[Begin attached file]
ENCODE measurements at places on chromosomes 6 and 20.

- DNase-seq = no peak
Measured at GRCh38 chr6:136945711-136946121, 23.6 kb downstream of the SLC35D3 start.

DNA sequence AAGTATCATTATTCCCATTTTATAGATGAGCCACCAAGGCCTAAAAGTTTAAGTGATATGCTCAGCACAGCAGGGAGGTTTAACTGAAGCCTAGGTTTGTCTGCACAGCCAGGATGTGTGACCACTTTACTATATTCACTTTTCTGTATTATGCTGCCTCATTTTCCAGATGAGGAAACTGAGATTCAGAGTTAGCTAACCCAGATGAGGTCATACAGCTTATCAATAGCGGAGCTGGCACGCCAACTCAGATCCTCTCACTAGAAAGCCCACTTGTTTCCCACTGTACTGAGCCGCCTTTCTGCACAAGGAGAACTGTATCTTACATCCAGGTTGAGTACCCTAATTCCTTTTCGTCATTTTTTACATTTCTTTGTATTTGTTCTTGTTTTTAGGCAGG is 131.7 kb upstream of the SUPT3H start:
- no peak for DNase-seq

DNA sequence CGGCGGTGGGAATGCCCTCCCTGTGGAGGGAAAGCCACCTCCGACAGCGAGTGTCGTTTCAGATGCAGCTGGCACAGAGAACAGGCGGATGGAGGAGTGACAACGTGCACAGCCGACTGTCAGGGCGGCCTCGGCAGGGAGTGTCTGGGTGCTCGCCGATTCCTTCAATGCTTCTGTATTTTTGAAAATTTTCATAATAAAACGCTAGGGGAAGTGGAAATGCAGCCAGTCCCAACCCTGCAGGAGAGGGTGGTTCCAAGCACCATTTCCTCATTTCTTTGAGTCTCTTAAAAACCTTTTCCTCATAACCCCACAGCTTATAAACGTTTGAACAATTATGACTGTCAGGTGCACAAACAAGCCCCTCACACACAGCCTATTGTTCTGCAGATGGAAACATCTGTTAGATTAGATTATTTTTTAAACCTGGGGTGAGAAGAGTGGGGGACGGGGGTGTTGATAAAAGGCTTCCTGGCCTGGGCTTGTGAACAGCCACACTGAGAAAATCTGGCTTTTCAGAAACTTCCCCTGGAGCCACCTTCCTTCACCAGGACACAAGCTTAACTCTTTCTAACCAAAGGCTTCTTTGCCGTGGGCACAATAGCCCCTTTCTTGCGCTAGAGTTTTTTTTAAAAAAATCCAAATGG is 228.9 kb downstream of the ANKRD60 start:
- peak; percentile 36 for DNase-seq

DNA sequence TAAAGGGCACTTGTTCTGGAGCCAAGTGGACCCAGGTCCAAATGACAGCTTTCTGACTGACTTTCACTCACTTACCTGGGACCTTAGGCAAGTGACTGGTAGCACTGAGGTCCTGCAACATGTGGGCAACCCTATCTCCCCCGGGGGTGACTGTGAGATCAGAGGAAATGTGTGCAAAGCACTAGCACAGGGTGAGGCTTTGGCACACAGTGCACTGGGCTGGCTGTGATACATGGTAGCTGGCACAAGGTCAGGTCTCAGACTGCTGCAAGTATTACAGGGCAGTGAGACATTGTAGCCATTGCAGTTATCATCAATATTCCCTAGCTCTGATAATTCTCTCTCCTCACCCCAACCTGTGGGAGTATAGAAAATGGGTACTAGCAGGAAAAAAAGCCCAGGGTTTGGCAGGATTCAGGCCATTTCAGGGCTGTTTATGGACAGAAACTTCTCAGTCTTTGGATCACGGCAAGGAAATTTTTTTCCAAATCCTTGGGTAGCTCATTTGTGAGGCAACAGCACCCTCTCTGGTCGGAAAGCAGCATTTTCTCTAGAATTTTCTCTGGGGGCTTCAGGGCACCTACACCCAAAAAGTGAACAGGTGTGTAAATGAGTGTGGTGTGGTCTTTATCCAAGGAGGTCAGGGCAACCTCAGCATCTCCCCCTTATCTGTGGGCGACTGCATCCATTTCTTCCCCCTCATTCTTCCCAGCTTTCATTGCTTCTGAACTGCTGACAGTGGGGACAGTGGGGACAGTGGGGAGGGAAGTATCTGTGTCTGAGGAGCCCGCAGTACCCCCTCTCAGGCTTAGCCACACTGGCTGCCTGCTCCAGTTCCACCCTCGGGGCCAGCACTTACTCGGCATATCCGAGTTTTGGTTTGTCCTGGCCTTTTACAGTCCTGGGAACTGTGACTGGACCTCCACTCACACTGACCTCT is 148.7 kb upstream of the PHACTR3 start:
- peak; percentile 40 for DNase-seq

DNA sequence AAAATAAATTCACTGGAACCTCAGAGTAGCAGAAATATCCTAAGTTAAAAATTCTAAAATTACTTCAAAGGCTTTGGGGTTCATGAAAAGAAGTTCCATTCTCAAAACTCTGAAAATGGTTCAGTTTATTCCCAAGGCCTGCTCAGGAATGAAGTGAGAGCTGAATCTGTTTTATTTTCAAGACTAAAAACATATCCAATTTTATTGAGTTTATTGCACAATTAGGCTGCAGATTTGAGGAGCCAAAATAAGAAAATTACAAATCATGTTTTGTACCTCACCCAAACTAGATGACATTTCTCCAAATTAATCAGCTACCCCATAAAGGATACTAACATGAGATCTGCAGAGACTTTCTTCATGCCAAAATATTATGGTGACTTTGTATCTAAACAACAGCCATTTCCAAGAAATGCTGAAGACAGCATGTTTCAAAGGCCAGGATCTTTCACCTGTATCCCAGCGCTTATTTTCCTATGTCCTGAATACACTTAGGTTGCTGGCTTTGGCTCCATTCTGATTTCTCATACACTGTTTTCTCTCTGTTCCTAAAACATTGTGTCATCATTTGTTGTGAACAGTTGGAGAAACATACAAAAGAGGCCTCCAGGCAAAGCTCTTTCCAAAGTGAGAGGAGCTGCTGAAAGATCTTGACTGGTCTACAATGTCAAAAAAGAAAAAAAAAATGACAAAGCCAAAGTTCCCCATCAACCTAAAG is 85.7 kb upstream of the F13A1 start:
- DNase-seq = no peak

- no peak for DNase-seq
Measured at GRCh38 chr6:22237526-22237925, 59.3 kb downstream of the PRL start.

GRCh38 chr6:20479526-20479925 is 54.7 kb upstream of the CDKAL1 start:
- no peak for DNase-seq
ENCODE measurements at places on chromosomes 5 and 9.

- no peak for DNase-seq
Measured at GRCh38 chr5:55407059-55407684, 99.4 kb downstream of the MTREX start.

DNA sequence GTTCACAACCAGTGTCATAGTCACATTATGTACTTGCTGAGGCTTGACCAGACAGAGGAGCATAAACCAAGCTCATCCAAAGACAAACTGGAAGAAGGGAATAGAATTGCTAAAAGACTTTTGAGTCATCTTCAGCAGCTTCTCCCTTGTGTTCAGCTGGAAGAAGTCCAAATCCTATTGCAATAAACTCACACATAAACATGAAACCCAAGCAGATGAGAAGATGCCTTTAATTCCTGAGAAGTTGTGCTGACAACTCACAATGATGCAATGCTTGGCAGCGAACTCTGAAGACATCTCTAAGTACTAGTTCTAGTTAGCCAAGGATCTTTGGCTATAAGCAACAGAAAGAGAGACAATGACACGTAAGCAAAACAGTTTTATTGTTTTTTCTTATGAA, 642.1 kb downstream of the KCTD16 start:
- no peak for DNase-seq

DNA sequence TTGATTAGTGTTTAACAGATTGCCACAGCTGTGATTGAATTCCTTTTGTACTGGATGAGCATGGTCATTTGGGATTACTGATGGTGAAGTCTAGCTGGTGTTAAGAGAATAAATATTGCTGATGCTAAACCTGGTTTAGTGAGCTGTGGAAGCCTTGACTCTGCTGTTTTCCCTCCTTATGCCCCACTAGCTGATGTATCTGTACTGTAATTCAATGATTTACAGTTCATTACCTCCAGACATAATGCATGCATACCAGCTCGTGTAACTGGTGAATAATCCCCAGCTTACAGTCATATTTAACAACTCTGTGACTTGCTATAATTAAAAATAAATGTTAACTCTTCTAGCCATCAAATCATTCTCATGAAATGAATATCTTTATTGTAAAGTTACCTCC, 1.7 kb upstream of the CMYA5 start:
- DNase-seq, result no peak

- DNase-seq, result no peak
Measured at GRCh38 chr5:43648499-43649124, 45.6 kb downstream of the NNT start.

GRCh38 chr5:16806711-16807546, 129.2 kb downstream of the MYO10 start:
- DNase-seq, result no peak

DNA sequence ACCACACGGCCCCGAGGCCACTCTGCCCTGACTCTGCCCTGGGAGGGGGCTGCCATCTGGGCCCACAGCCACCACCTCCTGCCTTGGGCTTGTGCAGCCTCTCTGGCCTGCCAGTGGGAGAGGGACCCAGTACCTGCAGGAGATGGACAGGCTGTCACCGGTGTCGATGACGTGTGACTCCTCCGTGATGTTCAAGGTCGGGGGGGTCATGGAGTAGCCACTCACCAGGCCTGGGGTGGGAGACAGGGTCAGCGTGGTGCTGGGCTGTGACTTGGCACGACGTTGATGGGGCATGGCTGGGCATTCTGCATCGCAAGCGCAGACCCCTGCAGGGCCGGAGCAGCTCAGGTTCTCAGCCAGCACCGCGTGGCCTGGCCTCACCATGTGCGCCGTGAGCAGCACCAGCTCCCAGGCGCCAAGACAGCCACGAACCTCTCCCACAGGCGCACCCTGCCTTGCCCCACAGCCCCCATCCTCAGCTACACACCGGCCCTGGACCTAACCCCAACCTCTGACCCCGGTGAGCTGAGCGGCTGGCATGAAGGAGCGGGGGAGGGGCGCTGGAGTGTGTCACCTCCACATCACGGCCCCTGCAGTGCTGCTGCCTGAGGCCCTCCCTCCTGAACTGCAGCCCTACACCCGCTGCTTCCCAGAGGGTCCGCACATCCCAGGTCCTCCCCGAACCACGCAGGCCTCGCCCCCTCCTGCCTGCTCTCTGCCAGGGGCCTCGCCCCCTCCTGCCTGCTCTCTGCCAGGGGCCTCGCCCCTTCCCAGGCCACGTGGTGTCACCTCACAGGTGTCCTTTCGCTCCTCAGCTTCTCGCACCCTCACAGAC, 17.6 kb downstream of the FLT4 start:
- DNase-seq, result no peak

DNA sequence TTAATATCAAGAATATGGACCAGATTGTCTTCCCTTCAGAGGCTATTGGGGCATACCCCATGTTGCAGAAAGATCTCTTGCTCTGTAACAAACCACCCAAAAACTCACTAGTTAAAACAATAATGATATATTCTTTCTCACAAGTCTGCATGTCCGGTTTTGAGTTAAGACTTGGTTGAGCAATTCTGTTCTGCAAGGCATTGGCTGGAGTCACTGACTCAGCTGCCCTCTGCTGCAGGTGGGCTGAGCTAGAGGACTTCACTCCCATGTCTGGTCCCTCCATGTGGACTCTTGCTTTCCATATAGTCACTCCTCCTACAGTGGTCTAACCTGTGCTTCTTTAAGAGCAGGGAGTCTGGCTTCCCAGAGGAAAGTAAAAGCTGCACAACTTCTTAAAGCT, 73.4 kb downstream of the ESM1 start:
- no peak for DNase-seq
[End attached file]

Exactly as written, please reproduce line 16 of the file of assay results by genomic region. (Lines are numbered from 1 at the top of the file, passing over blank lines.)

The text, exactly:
ENCODE measurements at places on chromosomes 5 and 9.